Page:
All installations were signed off by the Engine supplier, meaning it met all there requirements. One thing I admired was that we would prep a boat for the Seattle boat show, the dealer would pick it up in mid December and run it up north from Newport Beach to Seattle on a tight winter weather window.

The Volvo’s always performed, never skipped a beat on a 1000 mile first “sea trial” with just our minimal factory prep 30 miles from the ocean. Have to admire that out of the box performance.

With the IPS market, Volvo should have a better footprint in the US, they have to be doing pretty good in the diesel inboard market.
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Old 05-08-2021, 08:58 PM   #8
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I'm another Volvo hater, and after three of them you couldn't pay me to take another. No need to. Parts are brutal, IF you can get them. Volvo mechanics are very rare.


Now, if you buy a Volvo powered boat, get it cheap enough to get a re power.


Another MAJOR thing, if you absolutely just gotta have one, look at the real Volvo dealerships and find out how many of them are around you and how many parts they have and what is their service protocol. Some areas have none.
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Old 05-09-2021, 07:41 AM   #9
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I avoided Volvos but eventually found out “otherwise perfect” boat and it had TAMD 72s. A couple of minor parts needed to be replaced but they were made by Siemens and Bosch and were readily available. There is a top notch Volvo technician locally but I never really needed him. The most expensive part was the seal and gasket kit for the Charge Air Cooler service and that was $300. They started every time, ran like a dream and never smoked, even when cold.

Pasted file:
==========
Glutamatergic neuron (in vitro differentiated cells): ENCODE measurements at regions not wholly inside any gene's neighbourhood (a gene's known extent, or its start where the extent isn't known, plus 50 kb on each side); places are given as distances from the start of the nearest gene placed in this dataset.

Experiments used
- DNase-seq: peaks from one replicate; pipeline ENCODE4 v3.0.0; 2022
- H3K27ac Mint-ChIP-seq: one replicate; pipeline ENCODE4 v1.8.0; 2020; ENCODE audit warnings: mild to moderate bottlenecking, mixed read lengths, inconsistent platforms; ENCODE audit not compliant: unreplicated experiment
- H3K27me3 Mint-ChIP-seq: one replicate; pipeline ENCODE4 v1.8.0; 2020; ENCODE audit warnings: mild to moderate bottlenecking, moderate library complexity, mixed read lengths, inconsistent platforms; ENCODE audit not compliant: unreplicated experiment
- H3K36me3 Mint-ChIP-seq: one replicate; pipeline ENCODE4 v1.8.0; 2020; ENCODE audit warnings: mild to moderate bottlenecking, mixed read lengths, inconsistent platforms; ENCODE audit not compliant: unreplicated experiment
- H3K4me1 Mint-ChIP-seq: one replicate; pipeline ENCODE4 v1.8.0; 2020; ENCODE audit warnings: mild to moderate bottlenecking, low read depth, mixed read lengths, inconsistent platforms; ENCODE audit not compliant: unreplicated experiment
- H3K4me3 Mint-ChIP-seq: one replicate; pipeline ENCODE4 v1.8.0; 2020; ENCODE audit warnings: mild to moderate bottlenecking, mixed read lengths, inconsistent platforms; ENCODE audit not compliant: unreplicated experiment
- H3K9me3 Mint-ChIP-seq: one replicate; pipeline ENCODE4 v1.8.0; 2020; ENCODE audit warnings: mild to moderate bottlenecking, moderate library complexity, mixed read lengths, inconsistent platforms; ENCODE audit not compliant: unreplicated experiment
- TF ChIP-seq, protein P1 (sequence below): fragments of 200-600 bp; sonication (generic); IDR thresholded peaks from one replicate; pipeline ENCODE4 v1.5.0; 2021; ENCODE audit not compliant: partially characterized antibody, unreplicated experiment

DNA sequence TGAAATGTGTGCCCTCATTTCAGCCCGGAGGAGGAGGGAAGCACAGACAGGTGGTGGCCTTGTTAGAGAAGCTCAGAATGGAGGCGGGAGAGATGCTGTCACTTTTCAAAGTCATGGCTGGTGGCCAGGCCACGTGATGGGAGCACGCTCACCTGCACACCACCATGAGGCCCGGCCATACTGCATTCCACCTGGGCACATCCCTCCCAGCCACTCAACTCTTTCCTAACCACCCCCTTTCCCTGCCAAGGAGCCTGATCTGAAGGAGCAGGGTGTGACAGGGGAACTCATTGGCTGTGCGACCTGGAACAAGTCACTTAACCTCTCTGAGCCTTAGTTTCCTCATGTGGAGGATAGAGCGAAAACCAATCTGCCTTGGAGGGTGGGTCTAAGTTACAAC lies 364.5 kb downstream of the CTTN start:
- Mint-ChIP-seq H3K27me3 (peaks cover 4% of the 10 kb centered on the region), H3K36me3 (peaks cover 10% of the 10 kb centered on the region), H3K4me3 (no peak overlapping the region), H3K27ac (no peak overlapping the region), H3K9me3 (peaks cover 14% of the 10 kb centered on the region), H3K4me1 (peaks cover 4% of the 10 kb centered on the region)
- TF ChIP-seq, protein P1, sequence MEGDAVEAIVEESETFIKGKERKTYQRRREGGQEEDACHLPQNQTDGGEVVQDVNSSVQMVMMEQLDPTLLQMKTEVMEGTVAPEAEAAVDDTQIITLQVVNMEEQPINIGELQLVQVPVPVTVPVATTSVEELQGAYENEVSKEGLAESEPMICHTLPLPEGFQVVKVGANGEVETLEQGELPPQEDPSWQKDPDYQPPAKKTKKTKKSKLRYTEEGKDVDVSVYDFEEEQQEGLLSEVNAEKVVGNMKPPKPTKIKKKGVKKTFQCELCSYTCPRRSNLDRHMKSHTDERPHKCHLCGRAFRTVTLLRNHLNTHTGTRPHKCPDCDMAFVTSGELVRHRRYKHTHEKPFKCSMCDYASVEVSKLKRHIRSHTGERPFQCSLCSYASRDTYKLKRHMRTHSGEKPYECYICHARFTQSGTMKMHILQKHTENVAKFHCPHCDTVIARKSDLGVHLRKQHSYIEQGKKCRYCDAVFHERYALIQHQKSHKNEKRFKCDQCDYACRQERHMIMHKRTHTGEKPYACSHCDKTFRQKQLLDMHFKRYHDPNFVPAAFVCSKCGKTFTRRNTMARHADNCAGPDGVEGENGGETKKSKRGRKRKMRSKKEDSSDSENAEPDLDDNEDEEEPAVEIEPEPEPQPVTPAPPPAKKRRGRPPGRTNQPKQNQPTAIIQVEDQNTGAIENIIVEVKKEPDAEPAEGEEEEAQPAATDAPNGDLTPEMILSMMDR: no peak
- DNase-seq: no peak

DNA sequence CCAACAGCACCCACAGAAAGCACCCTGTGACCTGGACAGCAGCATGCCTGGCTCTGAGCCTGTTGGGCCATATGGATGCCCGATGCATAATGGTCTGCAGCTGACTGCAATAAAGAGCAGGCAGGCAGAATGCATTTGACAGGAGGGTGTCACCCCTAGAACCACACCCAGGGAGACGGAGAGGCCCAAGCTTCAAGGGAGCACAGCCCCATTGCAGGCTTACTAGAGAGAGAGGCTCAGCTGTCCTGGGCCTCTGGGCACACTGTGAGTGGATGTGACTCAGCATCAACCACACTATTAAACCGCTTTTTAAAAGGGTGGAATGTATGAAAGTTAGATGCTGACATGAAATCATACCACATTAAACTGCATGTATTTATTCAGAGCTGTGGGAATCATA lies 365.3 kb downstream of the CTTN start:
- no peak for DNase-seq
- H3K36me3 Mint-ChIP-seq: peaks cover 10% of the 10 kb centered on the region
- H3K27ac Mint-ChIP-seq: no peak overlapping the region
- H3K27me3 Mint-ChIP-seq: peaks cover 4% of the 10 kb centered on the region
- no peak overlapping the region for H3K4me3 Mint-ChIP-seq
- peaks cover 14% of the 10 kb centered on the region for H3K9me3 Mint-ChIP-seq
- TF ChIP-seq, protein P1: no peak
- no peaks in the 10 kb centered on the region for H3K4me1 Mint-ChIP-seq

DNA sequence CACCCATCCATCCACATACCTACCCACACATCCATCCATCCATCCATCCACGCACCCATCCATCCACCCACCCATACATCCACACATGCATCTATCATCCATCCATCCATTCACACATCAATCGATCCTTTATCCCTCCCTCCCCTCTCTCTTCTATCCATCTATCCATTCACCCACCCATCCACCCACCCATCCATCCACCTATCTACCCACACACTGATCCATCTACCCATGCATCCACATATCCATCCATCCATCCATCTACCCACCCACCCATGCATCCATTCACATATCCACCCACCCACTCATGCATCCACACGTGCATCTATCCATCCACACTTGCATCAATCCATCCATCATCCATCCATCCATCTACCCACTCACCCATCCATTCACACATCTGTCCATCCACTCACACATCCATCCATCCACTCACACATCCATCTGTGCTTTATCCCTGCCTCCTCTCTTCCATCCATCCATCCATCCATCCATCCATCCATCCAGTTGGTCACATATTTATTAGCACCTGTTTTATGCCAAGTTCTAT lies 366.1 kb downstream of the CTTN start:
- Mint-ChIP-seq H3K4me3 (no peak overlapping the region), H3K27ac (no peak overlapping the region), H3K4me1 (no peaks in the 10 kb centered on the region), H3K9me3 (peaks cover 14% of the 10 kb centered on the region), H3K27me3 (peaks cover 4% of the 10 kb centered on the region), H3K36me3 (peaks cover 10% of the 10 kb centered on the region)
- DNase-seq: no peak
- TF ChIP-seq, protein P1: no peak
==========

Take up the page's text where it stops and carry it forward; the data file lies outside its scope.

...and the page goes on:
Volvo had a deal with a lot of manufacturers where their engines could be installed and the manufacturer didn’t have to pay for them until the boat sold. Good deal for the manufacturer so there are a lot of Volvo engines out there. They’re also in a lot of semi trucks and heavy equipment but you don’t see them broken down on the side of the road.

I’m less worried about the brand of the engine and more worried about how it has been run and how it has been maintained.
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Old 05-09-2021, 08:00 AM   #10
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From everyone I've ever talked to (including some current boat neighbors with Volvos, both gas and diesel), the primary issues are getting parts in a timely manner, parts cost, and availability of a tech willing / able to work on them (which isn't a problem everywhere). For the most part, the engines themselves don't seem to be a source of complaints.
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Old 05-09-2021, 09:29 AM   #11
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I have TAMD40B Volvo diesels and the thing I find is they rarely need parts. In 10 years I have only had to rebuild the circulating pumps. I use GM alternators and keep zincs in my heat exchangers. Glo plugs Autolite FRA1103 are $6 each, New starters are $150 each. There is also a good used market. I can buy an entire running drop out engine if need be for around $3000. And, my Volvos do not smoke. If I was in the market I would want a boat with Volvos.
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Old 05-09-2021, 12:38 PM   #12
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Originally Posted by obthomas View Post